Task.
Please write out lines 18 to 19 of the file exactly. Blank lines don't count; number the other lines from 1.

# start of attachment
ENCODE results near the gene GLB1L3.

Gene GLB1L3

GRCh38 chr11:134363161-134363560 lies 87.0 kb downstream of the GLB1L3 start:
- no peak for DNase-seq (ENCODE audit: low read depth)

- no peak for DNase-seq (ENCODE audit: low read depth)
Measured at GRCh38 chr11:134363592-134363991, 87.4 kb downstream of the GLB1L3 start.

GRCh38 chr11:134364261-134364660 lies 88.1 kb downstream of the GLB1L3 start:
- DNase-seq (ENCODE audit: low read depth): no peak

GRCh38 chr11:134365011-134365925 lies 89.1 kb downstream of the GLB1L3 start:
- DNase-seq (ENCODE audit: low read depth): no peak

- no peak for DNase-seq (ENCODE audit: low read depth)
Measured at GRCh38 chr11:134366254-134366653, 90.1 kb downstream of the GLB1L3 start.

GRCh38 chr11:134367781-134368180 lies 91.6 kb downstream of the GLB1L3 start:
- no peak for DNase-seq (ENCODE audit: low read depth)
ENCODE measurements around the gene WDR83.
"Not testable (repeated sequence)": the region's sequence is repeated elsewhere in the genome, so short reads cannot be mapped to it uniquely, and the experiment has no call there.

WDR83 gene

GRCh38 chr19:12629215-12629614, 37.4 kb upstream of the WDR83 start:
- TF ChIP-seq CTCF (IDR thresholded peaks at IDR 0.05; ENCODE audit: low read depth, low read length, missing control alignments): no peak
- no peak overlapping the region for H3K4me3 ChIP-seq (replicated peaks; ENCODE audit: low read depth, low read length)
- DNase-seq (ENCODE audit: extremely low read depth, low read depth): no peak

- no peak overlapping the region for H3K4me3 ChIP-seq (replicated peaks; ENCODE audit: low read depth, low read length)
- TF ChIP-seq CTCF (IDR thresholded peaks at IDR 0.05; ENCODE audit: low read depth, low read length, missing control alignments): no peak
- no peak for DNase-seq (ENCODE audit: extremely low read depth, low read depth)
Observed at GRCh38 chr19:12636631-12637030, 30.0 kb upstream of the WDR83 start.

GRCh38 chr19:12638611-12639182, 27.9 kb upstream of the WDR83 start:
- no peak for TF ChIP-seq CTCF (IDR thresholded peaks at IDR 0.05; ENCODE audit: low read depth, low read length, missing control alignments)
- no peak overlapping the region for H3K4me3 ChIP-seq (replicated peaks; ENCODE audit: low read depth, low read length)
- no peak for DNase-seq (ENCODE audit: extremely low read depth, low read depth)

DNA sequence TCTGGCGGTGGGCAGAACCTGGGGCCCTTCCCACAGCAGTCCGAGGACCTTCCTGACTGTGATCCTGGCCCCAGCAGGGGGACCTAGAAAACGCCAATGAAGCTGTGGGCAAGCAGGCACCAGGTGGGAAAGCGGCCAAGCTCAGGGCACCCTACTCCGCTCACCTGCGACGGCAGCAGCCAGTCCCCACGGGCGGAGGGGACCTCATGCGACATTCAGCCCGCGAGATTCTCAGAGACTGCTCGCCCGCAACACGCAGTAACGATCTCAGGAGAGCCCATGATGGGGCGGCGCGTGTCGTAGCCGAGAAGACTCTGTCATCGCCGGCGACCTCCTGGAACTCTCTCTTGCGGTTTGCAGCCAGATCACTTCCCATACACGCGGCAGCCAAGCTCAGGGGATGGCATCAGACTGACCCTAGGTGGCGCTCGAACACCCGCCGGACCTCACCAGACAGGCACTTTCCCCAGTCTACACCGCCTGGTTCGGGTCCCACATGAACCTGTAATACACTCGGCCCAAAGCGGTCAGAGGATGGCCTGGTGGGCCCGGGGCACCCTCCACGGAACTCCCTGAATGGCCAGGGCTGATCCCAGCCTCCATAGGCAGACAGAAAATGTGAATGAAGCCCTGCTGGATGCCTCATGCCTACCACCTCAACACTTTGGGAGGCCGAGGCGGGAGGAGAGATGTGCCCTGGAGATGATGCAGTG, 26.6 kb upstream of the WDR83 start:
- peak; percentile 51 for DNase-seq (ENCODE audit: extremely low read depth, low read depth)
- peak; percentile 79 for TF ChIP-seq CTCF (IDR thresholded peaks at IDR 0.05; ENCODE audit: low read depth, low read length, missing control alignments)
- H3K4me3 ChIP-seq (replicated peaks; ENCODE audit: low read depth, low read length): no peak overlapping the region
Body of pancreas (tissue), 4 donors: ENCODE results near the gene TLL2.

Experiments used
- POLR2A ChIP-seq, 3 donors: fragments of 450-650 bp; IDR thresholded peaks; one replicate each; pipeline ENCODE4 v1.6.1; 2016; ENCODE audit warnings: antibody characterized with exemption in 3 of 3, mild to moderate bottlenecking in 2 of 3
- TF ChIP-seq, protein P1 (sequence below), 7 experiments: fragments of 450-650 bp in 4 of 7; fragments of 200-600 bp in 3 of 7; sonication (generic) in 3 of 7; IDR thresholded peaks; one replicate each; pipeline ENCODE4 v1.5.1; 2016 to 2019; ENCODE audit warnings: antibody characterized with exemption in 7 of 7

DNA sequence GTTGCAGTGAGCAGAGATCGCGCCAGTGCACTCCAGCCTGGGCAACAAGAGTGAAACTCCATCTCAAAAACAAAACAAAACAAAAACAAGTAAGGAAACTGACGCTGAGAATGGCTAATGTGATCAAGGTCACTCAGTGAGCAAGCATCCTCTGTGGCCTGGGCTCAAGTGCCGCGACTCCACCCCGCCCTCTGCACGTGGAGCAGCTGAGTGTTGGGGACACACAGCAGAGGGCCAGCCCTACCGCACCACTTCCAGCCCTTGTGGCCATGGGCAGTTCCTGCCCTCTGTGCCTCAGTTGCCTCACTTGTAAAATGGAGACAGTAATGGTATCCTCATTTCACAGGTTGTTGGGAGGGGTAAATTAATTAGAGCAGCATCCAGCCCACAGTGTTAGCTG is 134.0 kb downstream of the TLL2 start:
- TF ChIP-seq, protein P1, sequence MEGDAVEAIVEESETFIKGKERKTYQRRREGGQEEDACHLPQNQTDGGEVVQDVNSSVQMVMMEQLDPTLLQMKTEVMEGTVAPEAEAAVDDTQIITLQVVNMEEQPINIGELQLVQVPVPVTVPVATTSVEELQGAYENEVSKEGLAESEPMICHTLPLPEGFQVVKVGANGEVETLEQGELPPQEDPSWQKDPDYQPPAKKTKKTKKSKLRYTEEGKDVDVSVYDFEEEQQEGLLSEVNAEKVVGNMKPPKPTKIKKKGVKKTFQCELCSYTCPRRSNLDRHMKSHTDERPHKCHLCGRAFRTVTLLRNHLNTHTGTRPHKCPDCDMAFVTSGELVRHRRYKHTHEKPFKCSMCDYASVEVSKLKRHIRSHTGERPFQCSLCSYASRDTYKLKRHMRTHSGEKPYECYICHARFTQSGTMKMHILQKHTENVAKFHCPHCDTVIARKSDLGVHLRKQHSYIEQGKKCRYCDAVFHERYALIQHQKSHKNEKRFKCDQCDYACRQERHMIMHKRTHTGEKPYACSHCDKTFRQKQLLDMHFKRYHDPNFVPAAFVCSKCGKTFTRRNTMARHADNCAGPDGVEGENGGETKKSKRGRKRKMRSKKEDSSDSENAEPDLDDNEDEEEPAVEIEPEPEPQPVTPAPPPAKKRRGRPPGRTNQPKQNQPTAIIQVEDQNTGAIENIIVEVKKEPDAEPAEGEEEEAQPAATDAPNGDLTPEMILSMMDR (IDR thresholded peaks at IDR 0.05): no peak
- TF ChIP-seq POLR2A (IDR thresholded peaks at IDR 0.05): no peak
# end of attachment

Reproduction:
GRCh38 chr19:12629215-12629614, 37.4 kb upstream of the WDR83 start:
- TF ChIP-seq CTCF (IDR thresholded peaks at IDR 0.05; ENCODE audit: low read depth, low read length, missing control alignments): no peak